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​Cihat Şen, ​Nicola Volpe

Daniel Rolnik, Mar Gil, Murat Yayla, Oluş Api

Global, regional and national perinatal and neonatal mortality

Victor Y.H. Yu


Global, regional and national perinatal and neonatal mortality . Perinatoloji Dergisi 2003;11(4):62-65

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Victor Y.H. Yu

  1. Monash University Department of Paediatrics and Ritchie Centre for Baby Health Research Melbourne AU
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Globally, the perinatal mortality rate (PMR) is 53/1000 (7.5 million annual perinatal deaths) and the neonatal mortality rate (NMR) is 36/1000 (5.1 million annual neonatal deaths). Of the 141 million annual livebirths, 127 million (90%) are born in developing countries, which, compared to developed countries, have a higher PMR (57/1000 vs 11/1000, 5.2x) and NMR (39/1000 vs 7/1000, 5.6x). Five million annual neonatal deaths (98% of the world’s total) occur in developing countries. Regional annual livebirths figures are: Asia-Oceania 76 million, Africa 31 million, Central and South America 12 million, Europe 8 million, and North America 4 million. Regional annual neonatal death figures are: Asia-Oceania 3.3 million, Africa 1.3 million, Central and South America 0.3 million, Europe 0.07 million, North America 0.03 million. The Asia-Oceania region has a PMR of 53/1000 and a NMR of 41/1000. It has half of the world’s livebirths and two-thirds of the world’s neonatal deaths. The PMR and NMR have often been used as an indicator of the standard of a country’s social, educational and healthcare systems. Strategies, which address inequalities both within a country and between countries, are necessary if there is going to be further improvement in global perinatal health.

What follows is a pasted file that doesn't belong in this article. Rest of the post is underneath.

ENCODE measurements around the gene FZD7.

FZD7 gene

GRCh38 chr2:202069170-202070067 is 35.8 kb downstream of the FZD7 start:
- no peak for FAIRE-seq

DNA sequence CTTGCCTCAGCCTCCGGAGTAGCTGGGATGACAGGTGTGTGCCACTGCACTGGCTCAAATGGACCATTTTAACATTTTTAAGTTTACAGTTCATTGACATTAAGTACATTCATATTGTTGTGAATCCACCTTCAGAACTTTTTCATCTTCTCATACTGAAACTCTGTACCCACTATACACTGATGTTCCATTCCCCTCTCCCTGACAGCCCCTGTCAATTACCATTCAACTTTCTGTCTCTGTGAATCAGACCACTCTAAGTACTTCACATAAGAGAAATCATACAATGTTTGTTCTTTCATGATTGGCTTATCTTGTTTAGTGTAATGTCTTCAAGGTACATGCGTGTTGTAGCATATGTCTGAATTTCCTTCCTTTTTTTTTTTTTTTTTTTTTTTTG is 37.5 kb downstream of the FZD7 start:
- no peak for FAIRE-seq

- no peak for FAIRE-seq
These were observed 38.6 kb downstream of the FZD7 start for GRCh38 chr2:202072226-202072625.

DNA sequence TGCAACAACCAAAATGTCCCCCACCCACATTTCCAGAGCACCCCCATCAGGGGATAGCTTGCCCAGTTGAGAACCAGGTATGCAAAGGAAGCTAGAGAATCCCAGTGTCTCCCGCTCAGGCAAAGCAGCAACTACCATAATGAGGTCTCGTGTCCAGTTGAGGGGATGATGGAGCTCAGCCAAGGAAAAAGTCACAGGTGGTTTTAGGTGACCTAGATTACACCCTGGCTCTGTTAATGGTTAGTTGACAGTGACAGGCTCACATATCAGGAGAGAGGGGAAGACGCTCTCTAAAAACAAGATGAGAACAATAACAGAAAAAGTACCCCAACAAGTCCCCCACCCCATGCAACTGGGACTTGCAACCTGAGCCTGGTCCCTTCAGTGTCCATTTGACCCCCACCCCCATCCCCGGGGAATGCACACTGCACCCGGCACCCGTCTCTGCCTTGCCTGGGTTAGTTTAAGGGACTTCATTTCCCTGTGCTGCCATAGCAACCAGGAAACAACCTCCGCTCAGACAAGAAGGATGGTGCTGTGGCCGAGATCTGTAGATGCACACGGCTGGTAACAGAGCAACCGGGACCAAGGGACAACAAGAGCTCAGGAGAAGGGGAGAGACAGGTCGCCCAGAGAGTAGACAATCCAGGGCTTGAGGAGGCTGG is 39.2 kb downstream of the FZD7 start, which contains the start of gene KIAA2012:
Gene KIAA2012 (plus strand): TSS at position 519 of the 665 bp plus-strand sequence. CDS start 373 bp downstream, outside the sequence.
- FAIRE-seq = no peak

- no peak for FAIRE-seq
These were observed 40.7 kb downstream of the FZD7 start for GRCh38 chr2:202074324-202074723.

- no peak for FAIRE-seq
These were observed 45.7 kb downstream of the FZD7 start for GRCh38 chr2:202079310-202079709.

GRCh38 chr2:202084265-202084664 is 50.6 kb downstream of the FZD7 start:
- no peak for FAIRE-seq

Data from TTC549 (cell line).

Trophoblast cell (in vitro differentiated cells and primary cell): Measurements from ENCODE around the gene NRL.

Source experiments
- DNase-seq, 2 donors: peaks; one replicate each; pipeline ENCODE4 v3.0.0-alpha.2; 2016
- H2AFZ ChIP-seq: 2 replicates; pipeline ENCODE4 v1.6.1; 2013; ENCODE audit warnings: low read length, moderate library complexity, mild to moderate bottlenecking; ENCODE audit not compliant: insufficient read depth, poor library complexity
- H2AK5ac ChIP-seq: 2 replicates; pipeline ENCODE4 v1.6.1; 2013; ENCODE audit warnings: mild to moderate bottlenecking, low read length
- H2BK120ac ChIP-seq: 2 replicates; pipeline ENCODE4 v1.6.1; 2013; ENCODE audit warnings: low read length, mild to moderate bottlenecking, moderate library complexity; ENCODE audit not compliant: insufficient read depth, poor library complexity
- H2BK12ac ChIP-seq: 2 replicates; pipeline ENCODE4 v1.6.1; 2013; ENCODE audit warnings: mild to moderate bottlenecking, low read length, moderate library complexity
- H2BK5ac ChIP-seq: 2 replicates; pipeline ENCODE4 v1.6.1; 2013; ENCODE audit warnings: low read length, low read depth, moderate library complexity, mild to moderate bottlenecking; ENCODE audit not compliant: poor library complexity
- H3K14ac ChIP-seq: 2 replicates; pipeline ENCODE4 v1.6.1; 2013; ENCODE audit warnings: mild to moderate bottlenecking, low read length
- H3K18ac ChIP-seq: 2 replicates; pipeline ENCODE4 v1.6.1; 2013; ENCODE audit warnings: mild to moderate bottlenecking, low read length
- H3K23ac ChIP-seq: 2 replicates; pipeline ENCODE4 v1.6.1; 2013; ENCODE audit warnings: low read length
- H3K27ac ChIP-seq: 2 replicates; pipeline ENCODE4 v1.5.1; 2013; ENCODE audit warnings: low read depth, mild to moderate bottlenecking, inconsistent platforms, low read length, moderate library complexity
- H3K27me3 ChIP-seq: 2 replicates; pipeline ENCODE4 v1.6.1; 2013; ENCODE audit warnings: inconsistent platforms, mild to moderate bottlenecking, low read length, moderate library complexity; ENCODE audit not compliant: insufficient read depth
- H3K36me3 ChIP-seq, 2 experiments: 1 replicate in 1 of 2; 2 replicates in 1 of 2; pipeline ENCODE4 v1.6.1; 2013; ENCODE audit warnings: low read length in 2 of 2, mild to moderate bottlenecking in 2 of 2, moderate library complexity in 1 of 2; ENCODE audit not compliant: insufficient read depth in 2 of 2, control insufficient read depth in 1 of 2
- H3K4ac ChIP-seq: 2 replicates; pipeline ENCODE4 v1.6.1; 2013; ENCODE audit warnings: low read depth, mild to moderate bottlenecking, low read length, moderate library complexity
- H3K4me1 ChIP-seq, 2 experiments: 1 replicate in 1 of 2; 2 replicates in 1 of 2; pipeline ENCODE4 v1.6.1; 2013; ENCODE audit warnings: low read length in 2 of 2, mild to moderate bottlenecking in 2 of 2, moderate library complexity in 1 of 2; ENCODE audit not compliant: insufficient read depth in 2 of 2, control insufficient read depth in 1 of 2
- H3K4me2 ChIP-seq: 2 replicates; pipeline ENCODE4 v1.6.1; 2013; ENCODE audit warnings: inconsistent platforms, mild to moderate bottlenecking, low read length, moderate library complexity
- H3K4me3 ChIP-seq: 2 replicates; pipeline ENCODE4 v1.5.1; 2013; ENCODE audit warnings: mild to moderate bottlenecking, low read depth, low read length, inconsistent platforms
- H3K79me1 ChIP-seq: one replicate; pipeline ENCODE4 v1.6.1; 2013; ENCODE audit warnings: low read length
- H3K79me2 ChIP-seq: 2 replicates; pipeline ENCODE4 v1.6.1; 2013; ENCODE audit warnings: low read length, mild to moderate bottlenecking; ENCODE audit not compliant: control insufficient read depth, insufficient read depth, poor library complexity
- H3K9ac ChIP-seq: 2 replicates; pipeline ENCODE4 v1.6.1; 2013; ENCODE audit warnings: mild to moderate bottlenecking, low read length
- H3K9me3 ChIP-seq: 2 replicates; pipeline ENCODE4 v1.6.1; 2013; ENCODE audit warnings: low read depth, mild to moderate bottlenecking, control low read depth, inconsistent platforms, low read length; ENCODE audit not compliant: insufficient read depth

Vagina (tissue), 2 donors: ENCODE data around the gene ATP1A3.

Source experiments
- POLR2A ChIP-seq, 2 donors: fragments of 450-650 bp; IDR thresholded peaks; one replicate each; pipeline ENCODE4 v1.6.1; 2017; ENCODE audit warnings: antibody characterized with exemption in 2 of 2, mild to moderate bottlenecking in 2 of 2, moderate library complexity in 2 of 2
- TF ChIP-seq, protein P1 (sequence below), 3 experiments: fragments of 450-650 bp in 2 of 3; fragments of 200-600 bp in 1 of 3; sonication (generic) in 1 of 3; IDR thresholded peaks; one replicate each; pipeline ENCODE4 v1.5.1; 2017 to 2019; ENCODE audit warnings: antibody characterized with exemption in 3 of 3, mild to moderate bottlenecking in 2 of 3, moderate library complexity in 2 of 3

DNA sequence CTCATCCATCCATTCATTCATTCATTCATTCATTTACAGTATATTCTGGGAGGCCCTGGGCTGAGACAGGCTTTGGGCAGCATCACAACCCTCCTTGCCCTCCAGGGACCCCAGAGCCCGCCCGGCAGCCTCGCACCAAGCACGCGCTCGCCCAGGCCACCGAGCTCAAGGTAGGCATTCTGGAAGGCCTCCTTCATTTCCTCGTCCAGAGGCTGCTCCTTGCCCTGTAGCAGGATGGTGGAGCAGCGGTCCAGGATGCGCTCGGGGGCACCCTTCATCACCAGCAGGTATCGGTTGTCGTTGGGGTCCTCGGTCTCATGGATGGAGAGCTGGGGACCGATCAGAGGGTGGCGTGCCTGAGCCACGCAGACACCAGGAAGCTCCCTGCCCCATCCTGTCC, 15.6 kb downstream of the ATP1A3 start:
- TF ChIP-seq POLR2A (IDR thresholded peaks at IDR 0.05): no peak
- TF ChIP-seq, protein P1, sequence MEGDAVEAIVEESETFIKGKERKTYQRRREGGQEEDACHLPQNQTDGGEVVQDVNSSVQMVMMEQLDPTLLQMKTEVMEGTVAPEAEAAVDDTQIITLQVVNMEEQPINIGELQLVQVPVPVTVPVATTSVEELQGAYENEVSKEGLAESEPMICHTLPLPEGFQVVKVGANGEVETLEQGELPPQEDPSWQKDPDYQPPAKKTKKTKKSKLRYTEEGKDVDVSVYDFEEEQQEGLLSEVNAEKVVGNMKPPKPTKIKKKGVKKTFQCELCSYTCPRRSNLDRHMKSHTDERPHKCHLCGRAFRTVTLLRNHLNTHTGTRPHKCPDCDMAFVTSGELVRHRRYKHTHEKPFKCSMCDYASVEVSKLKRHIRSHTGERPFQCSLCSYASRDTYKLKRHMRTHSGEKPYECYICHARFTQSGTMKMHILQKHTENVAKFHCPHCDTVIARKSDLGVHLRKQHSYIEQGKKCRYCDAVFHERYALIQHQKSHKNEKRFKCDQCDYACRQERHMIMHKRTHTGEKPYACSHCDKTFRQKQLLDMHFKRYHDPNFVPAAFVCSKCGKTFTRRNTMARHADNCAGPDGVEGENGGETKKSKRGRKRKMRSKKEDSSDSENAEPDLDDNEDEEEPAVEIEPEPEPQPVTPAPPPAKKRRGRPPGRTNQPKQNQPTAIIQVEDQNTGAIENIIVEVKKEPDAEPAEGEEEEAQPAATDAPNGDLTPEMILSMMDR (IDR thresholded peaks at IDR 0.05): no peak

Anahtar Kelimeler

Neonatal mortality, perinatal mortality, developing countries

There has been a gradual reduction in global perinatal mortality rate (PMR) and neonatal mortality rate (NMR) over the past decade. Disparities in perinatal health between the five regions (Asia-Oceania, Africa, Central and South America, Europe, and North America) continue to exist, due to differences in their population density and their mix of developed and developing countries. This review examines data on perinatal and neonatal mortality worldwide, makes comparisons between the five world regions, and analyses national differences in the largest of the five regions, Asia-Oceania, which has the greatest number of births as well as neonatal deaths. Data were derived from a variety of sources, including national health service reporting and surveys, and global and regional estimates published by the Maternal Health and Safe Motherhood Programme of the World Health Organization.